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Did the U.S. government just achieve a surplus?

A closer look at our national accounts

Almost all governments run deficits, so it’s a big deal when a government achieves a surplus. This graph includes data for all levels of U.S. government (local, state, and federal) on the net result of their lending and borrowing: A net deficit appears below the zero line, and a net surplus appears above the zero line. Notice the sudden jump in the fourth quarter of 2017 that reaches just above zero? This is a seasonally adjusted data series, by the way, so this jump has nothing to do with the regular influx of tax payments as the filing deadline approaches. (And that particular seasonal jump is in the second quarter, anyway.) So what’s going on here?

This jump from deficit to surplus has to do with the 2017 Tax Cuts and Jobs Act. One of its provisions is a one-time tax of foreign corporate earnings from 1986 to 2017. The so-called repatriation tax. This one-time capital transfer from businesses to government is estimated by the Bureau of Economic Analysis to be about $250 billion. Converted to annual rates, this implies a $1 trillion jump in government revenue in the fourth quarter that will not happen again. If we deduct this $1 trillion, the series actually moves downward from the third quarter’s value.

How this graph was created: Search for “net lending,” click on the government series, then select “Add to Graph.”

Suggested by Christian Zimmermann.

View on FRED, series used in this post: AD01RC1Q027SBEA

What’s the return on a certificate of deposit?

A look at CDs for our CDth blog post

We’re celebrating our 400th FRED Blog post by writing about the certificate of deposit—which is abbreviated as CD, which is also Roman for 400.

A CD is a savings vehicle that allows anyone to earn a little more interest than regular savings accounts provide. And the longer you commit your savings to a CD, the more interest you get. The Federal Deposit Insurance Company—which is abbreviated as FDIC, which is also Roman for F599—collects information about CDs in all its member banks and averages them in two categories: jumbo (over $100,000) and non-jumbo. This graph shows all the non-jumbo maturities listed in FRED. By the way, jumbo CDs offer a slightly higher return, which you can see if you create another graph.

How this graph was created: Search for “CD rate,” check the series you want, and click “Add to Graph.” From the “Edit Graph” panel, open the “Format” panel and change the order of the lines to sort them by maturity (this process may take some time).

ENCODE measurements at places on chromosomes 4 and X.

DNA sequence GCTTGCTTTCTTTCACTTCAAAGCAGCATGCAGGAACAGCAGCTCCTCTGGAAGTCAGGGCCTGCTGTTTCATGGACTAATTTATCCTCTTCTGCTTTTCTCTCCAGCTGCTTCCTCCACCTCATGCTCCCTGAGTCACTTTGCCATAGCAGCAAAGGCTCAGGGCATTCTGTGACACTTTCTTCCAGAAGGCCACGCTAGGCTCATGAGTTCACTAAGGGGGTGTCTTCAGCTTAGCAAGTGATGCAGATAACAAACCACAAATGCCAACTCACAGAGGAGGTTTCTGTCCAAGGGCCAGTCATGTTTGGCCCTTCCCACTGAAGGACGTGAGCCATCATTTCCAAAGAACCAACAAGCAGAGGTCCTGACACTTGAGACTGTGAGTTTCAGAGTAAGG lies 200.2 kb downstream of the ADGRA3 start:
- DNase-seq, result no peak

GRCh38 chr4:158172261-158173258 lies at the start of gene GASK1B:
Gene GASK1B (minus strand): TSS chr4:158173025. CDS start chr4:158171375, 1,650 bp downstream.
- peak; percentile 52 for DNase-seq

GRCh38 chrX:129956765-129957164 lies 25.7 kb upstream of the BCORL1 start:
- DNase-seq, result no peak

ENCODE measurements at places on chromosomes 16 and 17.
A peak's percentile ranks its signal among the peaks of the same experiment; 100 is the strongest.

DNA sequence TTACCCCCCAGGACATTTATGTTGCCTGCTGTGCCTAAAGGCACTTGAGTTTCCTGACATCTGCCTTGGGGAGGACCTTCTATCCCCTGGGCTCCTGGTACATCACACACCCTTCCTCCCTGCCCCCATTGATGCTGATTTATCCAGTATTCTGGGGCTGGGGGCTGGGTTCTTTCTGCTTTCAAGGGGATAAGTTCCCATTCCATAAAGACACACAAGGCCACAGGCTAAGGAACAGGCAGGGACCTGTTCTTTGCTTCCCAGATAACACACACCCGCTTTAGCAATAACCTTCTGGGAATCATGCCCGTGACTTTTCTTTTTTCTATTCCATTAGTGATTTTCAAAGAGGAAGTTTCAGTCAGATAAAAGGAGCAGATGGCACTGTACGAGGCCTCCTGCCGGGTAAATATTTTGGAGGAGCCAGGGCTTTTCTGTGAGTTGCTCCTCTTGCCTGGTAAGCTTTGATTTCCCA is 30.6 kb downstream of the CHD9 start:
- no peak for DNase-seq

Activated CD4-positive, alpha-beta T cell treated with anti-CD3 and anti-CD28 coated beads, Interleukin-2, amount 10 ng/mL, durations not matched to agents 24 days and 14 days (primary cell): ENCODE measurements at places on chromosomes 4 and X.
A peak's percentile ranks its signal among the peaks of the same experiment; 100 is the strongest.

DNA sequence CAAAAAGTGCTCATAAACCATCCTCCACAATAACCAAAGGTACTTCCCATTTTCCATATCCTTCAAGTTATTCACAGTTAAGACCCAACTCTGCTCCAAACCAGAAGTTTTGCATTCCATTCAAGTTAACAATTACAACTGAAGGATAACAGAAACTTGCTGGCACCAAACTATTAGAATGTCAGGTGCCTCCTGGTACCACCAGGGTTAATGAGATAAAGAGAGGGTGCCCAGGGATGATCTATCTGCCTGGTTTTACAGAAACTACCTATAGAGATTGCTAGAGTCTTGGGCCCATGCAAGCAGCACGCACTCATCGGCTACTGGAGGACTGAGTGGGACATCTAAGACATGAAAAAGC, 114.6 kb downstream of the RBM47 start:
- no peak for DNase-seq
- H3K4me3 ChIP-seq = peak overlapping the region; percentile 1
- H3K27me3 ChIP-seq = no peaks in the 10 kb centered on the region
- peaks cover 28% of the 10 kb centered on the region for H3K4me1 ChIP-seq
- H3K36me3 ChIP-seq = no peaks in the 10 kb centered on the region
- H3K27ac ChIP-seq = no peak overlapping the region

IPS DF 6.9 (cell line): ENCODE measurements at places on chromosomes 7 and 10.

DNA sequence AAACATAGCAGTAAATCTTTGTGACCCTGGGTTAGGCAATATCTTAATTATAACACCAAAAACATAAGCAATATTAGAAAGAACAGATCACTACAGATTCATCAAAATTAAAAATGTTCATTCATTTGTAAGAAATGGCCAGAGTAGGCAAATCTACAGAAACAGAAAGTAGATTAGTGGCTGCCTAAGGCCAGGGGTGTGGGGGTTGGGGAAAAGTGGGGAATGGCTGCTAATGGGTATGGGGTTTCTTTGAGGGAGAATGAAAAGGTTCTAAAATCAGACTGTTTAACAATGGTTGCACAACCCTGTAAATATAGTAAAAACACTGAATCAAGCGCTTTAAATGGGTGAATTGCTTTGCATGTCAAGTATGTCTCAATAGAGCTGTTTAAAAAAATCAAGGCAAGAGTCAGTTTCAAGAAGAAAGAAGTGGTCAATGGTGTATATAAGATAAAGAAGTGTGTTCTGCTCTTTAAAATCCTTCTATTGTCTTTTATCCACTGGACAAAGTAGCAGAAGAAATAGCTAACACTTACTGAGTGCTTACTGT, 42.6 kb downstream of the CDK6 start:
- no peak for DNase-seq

Suggested by Christian Zimmermann.

View on FRED, series used in this post: CD12NRNJ, CD1NRNJ, CD24NRNJ, CD36NRNJ, CD3NRNJ, CD48NRNJ, CD60NRNJ, CD6NRNJ

Who’s buying Treasuries?

Domestic vs. foreign ownernship of U.S. federal debt

As long as a government runs deficits, it has to find buyers for its bonds. In the years after the Great Recession, the Federal Reserve was a willing buyer of U.S. Treasury bonds. Since 2014, though, the Fed has put its buying spree on hold. So, somebody else must be taking up the slack. But who? The graph above addresses this question. Contrary to some reports, foreigners are not soaking up federal government debt. It seems to be domestic private investors, given that their holdings have continued increasing, while foreigners’ holdings have not. In terms of shares, as shown in the graph below, this becomes even clearer. It looks like the ownership of federal debt is actually shifting away from foreign investors toward domestic investors. (Take a look back at this FRED Blog post from May 2014.)


How these graphs were created: For the first, search for “federal debt held,” check the three series, and click on “Add to Graph.” For the second, start with the first: From the “Edit Graph” menu, open the panel for the line with the debt held by private investors, add to it the series with foreign debt holders, apply formula a-b, and restrict the dates to the past ten years. Finally, from the “Format Graph” tab, select graph type “Area” with stacking “Percent.”

Suggested by Christian Zimmermann.

View on FRED, series used in this post: FDHBFIN, FDHBFRBN, FDHBPIN

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